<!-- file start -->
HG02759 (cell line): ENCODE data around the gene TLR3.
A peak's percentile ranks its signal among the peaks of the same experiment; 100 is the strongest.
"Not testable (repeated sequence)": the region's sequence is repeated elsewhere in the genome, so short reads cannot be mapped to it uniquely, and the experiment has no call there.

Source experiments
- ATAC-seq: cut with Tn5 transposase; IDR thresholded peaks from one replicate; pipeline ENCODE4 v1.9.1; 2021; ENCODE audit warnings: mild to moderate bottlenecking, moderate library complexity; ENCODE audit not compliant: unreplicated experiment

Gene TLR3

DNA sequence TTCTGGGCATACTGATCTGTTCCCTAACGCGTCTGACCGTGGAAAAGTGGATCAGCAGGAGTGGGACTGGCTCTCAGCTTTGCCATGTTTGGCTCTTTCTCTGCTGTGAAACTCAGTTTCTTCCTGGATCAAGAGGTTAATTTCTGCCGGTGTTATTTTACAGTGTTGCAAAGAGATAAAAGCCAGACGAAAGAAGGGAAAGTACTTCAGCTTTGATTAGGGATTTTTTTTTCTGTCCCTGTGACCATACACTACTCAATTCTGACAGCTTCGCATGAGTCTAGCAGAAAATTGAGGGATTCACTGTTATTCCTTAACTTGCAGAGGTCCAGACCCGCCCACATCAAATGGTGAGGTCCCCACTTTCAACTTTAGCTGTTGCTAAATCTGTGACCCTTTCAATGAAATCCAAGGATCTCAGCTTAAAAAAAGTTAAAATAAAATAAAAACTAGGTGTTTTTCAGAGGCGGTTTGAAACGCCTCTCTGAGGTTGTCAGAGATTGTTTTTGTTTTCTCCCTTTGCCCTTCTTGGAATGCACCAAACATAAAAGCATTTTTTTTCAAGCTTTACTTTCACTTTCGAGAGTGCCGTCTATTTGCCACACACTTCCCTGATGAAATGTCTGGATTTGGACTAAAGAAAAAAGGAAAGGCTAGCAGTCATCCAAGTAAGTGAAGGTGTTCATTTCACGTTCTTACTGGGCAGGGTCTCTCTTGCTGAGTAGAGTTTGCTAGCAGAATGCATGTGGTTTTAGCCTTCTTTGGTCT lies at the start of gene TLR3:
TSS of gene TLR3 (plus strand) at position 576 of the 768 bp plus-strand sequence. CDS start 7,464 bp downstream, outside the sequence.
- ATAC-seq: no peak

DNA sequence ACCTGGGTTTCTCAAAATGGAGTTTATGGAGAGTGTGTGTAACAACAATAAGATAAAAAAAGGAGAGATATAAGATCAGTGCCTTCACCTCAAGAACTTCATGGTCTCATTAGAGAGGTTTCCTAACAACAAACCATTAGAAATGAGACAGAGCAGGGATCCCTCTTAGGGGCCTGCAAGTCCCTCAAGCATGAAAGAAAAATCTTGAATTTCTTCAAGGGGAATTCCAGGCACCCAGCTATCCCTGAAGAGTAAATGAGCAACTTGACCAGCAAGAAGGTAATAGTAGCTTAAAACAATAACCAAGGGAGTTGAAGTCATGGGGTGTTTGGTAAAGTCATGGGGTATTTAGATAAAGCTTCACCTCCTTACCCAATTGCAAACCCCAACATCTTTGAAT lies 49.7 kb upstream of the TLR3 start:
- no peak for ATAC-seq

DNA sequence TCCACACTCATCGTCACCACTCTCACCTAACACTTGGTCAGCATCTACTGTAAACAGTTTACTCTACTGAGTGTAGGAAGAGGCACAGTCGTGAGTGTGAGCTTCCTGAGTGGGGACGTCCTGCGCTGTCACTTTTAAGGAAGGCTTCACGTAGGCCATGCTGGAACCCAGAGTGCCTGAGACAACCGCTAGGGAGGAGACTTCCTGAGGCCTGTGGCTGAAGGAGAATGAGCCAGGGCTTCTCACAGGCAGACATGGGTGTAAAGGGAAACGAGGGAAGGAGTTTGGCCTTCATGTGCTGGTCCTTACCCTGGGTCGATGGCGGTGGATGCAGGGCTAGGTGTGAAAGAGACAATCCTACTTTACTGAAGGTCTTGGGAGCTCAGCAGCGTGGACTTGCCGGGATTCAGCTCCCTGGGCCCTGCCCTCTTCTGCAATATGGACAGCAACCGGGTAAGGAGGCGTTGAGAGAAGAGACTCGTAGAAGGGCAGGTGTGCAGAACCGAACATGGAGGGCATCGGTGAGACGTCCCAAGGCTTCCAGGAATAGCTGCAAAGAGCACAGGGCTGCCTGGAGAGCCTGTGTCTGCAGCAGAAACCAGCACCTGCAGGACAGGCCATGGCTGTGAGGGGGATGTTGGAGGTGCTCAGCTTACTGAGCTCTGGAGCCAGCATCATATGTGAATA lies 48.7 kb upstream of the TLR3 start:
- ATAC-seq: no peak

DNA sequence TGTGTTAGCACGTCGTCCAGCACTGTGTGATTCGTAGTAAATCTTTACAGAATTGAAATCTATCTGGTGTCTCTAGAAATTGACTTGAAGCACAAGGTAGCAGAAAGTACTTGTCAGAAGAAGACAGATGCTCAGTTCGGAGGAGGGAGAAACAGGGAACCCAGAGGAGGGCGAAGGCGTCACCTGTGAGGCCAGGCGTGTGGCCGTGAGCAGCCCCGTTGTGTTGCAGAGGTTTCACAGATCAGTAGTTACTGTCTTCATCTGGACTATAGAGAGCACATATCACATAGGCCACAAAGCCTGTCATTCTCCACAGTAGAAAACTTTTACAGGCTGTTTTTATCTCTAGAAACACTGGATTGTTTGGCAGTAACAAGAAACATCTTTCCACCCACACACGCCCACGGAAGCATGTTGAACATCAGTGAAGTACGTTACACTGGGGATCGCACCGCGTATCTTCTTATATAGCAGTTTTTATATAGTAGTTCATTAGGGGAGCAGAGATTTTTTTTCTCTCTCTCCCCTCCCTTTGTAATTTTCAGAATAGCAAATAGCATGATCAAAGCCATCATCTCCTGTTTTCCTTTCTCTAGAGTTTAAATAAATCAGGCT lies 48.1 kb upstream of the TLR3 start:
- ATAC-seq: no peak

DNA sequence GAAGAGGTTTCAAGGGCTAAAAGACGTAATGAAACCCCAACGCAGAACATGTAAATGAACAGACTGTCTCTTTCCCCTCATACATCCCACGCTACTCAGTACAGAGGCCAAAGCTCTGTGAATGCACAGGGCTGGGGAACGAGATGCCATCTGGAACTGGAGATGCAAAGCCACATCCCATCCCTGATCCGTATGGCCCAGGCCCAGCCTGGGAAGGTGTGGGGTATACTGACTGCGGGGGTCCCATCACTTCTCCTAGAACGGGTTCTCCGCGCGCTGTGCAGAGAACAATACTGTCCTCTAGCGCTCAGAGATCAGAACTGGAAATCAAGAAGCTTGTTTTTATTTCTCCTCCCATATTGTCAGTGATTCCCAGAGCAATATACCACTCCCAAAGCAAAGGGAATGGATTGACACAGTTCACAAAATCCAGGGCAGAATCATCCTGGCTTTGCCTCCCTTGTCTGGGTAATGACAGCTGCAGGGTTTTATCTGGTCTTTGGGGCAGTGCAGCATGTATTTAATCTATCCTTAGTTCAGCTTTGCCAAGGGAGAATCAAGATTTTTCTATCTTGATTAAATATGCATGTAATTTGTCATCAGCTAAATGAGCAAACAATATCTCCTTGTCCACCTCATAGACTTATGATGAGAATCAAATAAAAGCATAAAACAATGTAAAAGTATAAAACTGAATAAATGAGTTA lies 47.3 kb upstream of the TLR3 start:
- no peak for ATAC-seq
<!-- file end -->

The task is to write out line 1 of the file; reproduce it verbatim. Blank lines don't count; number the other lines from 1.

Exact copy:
HG02759 (cell line): ENCODE data around the gene TLR3.